Having never attended an Indian Engagement Ceremony before, I had no idea what to expect when we pulled up to the Biltmore for Monal and Minesh’s. It was incredible. Everyone was dressed in their traditional Indian attire and the brilliant color and details added with the beautiful architecture of the Biltmore was absolutely lavish.
Traditionally, the engagement ceremony, called vivah, takes place at the groom’s house. It begins with the arrival of the maatli from the bride’s family to the grooms family. The maatli were clay containers filled with mithais (sweets) that had to be presented to the grooms family before entering the house. Presently the clay containers have been replaced with modern decorated containers. These containers are still filled with sweets and presents for the grooms family. The containers, always an odd number, are carried by the bride’s brothers and male family members.
Once, the maatli has arrived at the Groom’s house, the groom’s mother applies a chandlo (the vermilion mark) to the forehead to the maatli bearers and accepts the gifts. By taking the gifts and giving the marks it indicates that the groom’s family accepts the marriage alliance. Once the alliance has been accepted, the brides friends and family are invited in.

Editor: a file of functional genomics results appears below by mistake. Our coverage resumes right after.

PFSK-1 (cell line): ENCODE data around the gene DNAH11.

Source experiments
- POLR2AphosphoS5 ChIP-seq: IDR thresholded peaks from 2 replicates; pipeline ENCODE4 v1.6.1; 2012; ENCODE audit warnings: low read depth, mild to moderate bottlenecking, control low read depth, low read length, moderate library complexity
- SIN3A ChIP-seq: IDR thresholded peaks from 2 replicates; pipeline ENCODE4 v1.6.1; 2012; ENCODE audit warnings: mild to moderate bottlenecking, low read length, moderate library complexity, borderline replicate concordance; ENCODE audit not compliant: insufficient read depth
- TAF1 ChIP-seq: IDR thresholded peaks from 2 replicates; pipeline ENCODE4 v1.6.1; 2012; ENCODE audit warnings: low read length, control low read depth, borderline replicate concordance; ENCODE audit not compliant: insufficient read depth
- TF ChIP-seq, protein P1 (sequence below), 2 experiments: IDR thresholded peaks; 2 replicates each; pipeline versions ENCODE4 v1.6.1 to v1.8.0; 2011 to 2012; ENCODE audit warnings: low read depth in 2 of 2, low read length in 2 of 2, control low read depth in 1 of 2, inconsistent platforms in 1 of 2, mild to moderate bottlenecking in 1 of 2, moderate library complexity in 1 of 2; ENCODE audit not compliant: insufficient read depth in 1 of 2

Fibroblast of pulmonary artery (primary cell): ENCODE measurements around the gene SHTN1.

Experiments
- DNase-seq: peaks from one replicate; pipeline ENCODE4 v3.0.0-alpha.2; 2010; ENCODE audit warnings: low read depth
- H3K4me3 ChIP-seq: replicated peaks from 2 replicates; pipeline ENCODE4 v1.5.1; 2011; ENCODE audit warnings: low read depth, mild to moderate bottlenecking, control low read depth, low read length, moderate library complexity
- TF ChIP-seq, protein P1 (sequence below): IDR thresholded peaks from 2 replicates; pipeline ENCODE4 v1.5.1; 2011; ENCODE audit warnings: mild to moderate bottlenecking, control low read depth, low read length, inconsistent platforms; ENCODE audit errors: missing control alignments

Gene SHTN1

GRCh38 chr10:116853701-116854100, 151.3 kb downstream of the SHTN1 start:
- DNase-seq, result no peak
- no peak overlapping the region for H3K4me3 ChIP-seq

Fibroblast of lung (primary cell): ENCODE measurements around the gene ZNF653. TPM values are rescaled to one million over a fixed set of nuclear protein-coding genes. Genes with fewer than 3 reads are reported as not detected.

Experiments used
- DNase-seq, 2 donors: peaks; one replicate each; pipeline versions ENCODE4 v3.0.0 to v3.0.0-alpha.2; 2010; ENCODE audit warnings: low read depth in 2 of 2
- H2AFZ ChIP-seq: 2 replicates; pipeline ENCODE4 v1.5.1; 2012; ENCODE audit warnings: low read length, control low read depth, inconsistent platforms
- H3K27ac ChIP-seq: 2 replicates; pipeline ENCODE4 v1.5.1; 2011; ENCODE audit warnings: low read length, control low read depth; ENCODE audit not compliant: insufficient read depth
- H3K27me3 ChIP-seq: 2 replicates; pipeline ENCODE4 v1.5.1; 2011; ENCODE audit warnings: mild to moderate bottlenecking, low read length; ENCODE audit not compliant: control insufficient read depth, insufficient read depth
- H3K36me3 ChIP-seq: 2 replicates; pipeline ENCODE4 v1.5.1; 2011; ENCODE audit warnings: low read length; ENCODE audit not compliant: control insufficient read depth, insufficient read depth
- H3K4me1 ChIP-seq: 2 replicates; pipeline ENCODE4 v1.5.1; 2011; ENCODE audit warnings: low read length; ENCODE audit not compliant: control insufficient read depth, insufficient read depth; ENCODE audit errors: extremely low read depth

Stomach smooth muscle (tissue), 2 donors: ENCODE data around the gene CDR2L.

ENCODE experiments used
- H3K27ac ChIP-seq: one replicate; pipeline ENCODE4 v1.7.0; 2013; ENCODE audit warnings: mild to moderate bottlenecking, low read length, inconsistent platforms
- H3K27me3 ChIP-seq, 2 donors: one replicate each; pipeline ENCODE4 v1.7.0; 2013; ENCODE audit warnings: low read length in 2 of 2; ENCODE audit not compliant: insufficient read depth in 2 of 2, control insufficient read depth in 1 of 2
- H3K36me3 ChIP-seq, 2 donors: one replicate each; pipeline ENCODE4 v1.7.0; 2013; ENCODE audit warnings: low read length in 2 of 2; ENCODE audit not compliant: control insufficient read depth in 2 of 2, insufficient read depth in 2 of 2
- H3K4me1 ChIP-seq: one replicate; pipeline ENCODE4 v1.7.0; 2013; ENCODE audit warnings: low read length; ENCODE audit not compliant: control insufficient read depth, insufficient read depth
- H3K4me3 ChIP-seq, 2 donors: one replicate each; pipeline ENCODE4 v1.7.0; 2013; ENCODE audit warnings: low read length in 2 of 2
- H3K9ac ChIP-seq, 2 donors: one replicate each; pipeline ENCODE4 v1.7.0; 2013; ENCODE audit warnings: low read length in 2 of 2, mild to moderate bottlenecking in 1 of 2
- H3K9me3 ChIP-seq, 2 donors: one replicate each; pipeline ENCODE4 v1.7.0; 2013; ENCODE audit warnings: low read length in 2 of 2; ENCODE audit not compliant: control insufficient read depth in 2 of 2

While the ceremony was not held at Minesh’s home, Monal, her brothers and cousins gathered in front of the biltmore to offer their gifts to Minesh’s family before entering the ceremony.
The exchange of rings is the official engagement ceremony and was followed by several more rituals of blessing and luck between the couple and their parents.
While this ceremony was originally held for arranged marriages and was traditionally the first time the bride and groom and their families met, it is still a way to officially announce engagement and acceptance into one another’s families.
After all the traditions were finished it was time to celebrate! There were several beautiful dancers, speeches, and of course food!